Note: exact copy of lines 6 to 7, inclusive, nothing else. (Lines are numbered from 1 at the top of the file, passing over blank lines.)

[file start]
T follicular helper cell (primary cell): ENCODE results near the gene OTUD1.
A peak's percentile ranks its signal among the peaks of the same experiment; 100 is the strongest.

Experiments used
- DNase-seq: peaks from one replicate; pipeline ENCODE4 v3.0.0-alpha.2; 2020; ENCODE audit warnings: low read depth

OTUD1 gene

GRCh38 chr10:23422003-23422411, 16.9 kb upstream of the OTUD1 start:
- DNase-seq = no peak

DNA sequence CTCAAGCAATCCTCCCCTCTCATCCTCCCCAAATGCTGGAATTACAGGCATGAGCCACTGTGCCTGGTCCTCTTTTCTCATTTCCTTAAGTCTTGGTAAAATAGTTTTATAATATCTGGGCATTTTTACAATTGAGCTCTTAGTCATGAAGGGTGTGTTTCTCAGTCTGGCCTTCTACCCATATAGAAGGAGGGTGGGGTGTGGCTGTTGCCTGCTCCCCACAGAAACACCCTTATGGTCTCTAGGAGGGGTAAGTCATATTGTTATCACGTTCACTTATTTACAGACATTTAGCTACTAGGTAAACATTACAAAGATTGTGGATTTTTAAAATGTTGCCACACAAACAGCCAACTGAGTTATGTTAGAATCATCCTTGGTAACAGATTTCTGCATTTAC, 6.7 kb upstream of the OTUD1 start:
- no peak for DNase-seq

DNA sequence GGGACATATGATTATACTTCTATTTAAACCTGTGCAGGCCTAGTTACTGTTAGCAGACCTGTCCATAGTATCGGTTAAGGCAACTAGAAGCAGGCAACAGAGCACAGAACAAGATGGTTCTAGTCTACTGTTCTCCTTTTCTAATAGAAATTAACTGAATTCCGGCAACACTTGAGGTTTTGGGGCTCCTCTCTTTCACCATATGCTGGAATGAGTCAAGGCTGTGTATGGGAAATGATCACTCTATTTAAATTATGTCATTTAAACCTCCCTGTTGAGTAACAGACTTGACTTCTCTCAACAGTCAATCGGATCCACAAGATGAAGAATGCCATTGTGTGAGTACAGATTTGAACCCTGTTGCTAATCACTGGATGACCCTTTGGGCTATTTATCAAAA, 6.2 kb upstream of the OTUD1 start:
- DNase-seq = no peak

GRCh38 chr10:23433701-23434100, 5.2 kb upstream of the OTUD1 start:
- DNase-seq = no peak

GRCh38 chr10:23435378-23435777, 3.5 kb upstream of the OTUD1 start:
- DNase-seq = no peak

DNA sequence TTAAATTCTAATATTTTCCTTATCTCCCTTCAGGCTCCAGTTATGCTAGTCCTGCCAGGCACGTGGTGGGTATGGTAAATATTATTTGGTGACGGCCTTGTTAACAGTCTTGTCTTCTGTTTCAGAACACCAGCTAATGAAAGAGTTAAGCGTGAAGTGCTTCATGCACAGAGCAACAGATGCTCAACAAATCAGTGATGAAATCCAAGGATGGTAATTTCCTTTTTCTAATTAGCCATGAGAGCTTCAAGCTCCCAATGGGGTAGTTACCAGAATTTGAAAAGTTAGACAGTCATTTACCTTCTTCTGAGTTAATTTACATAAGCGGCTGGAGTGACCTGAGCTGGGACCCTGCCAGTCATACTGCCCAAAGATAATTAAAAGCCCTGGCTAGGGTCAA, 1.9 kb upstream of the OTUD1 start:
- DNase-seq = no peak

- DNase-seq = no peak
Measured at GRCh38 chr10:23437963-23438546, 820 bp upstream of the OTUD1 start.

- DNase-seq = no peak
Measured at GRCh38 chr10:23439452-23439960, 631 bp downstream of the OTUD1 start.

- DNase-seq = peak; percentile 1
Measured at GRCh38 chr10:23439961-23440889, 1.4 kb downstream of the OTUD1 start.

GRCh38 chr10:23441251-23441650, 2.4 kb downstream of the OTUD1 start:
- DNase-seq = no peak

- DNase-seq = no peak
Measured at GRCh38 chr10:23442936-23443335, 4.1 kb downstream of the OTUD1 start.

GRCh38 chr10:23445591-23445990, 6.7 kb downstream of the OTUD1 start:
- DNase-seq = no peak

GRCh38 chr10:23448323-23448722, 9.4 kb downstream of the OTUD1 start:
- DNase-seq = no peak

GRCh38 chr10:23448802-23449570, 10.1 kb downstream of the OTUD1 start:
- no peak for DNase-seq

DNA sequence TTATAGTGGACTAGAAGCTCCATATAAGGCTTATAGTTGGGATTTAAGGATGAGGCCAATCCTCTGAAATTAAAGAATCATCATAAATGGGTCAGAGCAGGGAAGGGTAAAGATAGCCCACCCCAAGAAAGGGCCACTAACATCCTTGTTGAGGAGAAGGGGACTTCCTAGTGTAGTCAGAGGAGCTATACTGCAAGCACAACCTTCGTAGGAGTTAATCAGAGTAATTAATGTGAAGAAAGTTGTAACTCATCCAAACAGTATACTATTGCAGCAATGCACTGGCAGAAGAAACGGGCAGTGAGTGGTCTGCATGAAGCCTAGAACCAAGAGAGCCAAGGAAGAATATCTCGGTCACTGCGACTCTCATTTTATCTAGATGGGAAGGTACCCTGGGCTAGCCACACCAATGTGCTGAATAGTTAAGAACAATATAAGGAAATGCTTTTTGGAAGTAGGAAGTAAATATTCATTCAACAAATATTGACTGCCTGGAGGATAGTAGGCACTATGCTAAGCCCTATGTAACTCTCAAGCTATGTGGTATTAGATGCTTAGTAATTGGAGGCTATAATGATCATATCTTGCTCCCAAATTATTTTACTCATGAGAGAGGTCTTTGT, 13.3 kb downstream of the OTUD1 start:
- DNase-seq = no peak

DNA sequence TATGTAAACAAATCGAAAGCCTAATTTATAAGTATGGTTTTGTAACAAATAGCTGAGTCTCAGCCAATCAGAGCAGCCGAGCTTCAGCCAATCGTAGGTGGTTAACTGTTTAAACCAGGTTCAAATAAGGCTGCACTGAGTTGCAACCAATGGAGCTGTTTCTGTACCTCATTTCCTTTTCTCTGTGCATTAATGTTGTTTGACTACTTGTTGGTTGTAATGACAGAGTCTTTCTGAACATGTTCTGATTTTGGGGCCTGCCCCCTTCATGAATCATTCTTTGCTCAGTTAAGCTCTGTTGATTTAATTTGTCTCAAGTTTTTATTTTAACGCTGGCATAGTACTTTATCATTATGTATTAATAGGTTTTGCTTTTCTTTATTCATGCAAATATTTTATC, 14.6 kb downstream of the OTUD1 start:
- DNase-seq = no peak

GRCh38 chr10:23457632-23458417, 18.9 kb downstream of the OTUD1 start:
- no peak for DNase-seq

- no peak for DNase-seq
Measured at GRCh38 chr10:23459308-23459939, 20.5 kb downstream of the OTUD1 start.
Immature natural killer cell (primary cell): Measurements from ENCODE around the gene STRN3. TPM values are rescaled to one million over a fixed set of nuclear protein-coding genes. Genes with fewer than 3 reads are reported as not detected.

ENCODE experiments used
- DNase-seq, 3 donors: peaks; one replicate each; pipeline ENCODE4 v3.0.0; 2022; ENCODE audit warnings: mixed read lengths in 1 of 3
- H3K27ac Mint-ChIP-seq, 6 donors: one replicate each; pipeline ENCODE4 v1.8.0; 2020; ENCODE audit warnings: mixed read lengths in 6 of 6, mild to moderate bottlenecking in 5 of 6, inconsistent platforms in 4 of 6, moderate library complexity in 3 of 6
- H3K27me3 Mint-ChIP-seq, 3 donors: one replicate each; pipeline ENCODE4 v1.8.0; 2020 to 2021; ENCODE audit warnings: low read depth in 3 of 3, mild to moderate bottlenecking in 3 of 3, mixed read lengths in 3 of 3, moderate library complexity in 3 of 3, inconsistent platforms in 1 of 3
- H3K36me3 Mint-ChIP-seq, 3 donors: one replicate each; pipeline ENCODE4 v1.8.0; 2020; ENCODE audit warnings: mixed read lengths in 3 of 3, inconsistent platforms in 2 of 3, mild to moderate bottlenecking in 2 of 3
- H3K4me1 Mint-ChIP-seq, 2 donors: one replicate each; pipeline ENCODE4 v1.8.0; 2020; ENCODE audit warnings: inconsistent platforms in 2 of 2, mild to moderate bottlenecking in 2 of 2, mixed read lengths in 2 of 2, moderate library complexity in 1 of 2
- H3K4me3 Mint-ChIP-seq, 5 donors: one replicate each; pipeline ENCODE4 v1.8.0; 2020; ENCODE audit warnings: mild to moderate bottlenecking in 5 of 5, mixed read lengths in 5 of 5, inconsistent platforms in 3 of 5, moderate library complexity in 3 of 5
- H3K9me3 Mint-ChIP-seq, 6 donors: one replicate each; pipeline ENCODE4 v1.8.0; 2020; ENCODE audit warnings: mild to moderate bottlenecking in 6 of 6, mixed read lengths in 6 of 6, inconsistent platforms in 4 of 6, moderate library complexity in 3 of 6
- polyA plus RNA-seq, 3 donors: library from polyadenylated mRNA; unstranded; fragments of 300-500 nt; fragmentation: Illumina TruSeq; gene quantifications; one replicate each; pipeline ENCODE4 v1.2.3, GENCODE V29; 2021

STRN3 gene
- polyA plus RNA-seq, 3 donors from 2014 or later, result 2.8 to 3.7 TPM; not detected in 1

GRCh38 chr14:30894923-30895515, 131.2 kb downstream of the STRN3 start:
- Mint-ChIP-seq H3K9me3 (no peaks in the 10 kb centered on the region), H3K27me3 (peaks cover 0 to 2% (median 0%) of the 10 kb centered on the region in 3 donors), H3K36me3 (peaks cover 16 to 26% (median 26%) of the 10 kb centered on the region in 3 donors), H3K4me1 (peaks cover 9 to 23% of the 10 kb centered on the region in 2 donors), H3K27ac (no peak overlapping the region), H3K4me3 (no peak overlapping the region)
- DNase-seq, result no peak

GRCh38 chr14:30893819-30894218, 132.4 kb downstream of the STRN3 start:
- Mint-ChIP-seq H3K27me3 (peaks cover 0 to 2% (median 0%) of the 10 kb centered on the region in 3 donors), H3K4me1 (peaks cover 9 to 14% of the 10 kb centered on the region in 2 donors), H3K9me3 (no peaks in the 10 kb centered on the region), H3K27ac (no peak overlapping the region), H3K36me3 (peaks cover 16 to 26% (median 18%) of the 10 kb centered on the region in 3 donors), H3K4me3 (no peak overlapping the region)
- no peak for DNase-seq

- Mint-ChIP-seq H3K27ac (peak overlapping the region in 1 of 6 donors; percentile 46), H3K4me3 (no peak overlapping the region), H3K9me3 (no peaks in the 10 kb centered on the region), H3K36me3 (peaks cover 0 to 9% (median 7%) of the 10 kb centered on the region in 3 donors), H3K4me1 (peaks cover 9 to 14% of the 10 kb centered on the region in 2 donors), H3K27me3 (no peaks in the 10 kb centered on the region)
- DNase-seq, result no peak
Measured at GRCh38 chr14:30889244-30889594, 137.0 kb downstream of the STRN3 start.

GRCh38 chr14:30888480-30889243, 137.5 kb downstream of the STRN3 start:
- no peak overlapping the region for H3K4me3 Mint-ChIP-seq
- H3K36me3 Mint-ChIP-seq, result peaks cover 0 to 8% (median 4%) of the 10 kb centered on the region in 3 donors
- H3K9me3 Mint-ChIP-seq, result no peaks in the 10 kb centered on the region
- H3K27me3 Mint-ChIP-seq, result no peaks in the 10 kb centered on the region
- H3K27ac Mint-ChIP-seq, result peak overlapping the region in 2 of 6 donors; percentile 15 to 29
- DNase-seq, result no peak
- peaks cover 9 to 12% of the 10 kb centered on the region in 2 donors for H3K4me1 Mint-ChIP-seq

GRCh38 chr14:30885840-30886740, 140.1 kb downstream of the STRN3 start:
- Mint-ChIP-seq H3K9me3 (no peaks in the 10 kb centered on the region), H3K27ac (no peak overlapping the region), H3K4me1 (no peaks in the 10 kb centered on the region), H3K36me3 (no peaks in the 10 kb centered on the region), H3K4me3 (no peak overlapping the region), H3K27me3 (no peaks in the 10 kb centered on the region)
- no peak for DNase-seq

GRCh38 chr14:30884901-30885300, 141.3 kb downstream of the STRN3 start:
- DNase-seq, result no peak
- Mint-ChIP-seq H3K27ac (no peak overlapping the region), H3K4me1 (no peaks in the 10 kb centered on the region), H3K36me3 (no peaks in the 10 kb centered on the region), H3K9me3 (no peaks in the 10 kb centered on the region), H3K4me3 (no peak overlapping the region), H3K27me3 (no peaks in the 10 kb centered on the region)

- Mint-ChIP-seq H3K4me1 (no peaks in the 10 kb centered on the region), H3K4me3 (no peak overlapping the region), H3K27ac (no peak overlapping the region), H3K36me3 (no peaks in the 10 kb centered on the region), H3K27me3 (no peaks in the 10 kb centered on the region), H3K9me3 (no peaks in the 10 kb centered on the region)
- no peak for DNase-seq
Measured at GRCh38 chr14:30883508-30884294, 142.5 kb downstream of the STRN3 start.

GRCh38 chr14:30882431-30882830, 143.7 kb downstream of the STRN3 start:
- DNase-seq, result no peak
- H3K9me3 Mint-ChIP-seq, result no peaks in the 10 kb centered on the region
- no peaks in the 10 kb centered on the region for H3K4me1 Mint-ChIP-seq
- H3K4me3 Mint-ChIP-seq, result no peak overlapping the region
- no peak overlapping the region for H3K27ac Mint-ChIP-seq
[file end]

GRCh38 chr10:23422003-23422411, 16.9 kb upstream of the OTUD1 start:
- DNase-seq = no peak